In the current high-profile conflict within Colombia, women account for the majority of civilian victims. It has been argued that the inclusion of women in peace-building processes may help increase the scope and sustainability of the subsequently achieved peace. However, most women victims of conflict (WVCs) achieve public visibility simply because of their suffering, not because of their potential as sources, initiators and agents of peace. In contrast, this article argues that WVCs represent a hitherto uncharted piece of the peace-building puzzle. In particular, this study explores the ways in which some WVCs are overcoming their own victimhood and emerging as leaders in peace-building, despite the significant personal risks associated with the on-going violence: who better to help heal and empower victims and reconcile society than those who have suffered trauma themselves— and risen above it? The article draws its primary evidence from extensive personal interviews, ethnographic work and data on women victims in Colombia. Against all odds, these unsung WVC leaders have proven to be powerful agents of change: capable of healing, empowering and even reconciling broader society. This article is published as part of a thematic collection on multi-and interdisciplinary perspectives on gender studies.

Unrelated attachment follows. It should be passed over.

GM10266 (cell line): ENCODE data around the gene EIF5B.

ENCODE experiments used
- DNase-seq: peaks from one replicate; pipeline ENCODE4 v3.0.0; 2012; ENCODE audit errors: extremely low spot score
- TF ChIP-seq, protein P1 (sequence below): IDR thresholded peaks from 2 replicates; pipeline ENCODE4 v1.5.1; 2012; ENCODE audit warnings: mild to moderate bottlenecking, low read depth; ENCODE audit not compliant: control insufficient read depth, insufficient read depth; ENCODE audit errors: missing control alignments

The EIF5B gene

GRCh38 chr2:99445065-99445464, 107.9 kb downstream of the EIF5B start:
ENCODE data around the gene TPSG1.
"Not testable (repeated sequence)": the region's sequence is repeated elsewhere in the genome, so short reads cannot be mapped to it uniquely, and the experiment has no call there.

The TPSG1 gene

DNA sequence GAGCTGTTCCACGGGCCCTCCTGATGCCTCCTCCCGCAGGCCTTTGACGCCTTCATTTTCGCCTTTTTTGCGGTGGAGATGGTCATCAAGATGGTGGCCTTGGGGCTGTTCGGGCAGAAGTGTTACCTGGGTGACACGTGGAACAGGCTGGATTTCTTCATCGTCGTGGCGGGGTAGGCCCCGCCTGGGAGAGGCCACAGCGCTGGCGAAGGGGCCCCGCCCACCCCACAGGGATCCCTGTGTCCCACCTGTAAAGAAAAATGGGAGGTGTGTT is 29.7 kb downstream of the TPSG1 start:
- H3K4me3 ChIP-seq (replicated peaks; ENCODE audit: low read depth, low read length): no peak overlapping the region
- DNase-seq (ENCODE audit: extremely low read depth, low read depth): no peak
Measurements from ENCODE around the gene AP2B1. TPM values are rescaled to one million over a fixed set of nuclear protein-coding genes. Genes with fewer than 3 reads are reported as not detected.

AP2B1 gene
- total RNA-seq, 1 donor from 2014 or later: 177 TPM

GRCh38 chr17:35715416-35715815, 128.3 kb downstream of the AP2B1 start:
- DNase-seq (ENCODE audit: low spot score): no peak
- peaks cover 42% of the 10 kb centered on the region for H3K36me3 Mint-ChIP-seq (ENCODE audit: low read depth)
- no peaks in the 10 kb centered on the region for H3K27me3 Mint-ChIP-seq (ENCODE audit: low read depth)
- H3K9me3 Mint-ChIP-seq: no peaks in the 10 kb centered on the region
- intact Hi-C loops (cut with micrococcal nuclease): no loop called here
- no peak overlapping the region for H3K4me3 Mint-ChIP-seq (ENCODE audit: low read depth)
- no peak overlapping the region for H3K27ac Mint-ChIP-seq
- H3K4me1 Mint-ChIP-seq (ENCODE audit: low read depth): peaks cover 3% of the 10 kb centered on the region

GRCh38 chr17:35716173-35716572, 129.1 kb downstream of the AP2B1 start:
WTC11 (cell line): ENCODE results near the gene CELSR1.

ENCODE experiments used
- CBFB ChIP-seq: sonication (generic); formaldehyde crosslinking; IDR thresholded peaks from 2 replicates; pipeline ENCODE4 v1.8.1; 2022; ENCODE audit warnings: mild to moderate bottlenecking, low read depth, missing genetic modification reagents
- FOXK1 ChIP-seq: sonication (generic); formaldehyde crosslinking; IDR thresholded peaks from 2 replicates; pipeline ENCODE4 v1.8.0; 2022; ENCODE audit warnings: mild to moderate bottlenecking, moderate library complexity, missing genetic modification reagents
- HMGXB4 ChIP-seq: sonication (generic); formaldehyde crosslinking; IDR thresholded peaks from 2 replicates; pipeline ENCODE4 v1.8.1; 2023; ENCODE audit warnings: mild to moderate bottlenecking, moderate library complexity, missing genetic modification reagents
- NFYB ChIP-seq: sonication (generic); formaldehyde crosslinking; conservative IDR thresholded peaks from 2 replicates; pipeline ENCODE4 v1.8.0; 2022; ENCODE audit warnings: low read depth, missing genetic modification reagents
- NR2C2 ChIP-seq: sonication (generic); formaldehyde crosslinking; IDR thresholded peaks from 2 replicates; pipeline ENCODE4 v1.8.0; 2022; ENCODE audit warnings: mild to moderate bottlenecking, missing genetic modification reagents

ASJC Scopus subject areas
- Social Sciences(all)
- Arts and Humanities(all)
- Economics, Econometrics and Finance(all)